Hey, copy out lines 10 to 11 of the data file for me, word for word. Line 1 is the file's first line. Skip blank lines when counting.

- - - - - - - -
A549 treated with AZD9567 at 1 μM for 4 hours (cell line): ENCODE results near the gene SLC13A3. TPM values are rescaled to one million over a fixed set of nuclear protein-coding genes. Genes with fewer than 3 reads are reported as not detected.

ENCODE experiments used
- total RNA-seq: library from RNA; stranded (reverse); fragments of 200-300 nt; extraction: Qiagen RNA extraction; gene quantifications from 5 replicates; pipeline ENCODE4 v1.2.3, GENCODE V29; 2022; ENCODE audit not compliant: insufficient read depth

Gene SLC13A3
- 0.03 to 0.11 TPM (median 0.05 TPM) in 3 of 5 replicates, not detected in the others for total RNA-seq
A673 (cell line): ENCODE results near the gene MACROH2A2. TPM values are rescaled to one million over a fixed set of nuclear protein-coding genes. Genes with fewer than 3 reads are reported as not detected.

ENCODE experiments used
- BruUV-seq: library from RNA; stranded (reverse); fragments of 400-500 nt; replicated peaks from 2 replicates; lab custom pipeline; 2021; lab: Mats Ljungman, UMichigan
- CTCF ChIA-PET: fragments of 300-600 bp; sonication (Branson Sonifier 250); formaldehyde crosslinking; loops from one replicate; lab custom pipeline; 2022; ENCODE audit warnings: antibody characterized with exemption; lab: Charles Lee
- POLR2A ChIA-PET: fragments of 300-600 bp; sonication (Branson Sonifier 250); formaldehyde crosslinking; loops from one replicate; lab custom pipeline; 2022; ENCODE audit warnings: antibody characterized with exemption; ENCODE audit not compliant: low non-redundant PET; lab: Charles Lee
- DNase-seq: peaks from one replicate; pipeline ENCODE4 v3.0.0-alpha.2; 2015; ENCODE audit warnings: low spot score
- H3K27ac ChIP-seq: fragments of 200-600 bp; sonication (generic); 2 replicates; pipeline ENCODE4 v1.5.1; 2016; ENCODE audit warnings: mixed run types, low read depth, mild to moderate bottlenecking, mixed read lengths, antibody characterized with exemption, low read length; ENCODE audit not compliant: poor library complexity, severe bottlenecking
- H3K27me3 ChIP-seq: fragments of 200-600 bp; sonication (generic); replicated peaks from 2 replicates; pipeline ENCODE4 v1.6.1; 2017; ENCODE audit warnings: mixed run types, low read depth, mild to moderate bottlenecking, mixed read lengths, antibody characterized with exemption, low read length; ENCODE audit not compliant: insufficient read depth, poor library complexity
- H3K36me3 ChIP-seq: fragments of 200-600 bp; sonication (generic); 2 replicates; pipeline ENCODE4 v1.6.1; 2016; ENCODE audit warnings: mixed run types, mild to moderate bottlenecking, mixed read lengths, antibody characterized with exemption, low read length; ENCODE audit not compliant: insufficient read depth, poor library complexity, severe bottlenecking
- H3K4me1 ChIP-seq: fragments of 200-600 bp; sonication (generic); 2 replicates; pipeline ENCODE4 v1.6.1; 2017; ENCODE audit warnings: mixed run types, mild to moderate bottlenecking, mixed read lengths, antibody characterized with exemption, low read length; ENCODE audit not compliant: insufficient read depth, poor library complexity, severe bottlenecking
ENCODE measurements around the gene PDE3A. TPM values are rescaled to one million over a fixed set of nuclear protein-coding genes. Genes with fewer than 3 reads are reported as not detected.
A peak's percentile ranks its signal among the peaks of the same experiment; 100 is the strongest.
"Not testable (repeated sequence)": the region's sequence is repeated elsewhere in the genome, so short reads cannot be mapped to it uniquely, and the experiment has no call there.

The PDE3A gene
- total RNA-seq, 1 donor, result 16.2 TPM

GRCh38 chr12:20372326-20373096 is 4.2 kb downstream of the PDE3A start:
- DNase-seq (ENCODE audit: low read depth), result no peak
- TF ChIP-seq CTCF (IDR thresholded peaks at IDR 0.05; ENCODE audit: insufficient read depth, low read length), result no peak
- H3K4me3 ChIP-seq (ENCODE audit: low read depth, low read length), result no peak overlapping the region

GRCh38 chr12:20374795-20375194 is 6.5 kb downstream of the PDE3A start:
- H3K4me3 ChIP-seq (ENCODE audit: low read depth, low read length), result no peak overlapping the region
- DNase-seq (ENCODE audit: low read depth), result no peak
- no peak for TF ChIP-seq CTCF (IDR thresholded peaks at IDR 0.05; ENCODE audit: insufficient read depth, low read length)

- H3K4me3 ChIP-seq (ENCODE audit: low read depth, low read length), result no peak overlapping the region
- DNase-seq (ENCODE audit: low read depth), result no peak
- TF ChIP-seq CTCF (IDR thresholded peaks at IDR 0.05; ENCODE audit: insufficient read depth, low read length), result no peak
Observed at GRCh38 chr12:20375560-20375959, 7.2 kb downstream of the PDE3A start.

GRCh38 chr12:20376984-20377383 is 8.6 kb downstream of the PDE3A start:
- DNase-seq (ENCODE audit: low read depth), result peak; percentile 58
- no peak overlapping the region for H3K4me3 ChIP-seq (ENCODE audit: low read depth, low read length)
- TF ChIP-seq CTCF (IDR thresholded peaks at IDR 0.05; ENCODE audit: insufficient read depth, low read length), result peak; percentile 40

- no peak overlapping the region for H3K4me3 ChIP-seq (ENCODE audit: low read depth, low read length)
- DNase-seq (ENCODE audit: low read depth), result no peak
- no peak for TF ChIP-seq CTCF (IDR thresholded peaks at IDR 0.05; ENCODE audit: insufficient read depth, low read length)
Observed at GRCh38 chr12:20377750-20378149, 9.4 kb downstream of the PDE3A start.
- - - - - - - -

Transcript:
- POLR2A ChIA-PET: fragments of 300-600 bp; sonication (Branson Sonifier 250); formaldehyde crosslinking; loops from one replicate; lab custom pipeline; 2022; ENCODE audit warnings: antibody characterized with exemption; ENCODE audit not compliant: low non-redundant PET; lab: Charles Lee
- DNase-seq: peaks from one replicate; pipeline ENCODE4 v3.0.0-alpha.2; 2015; ENCODE audit warnings: low spot score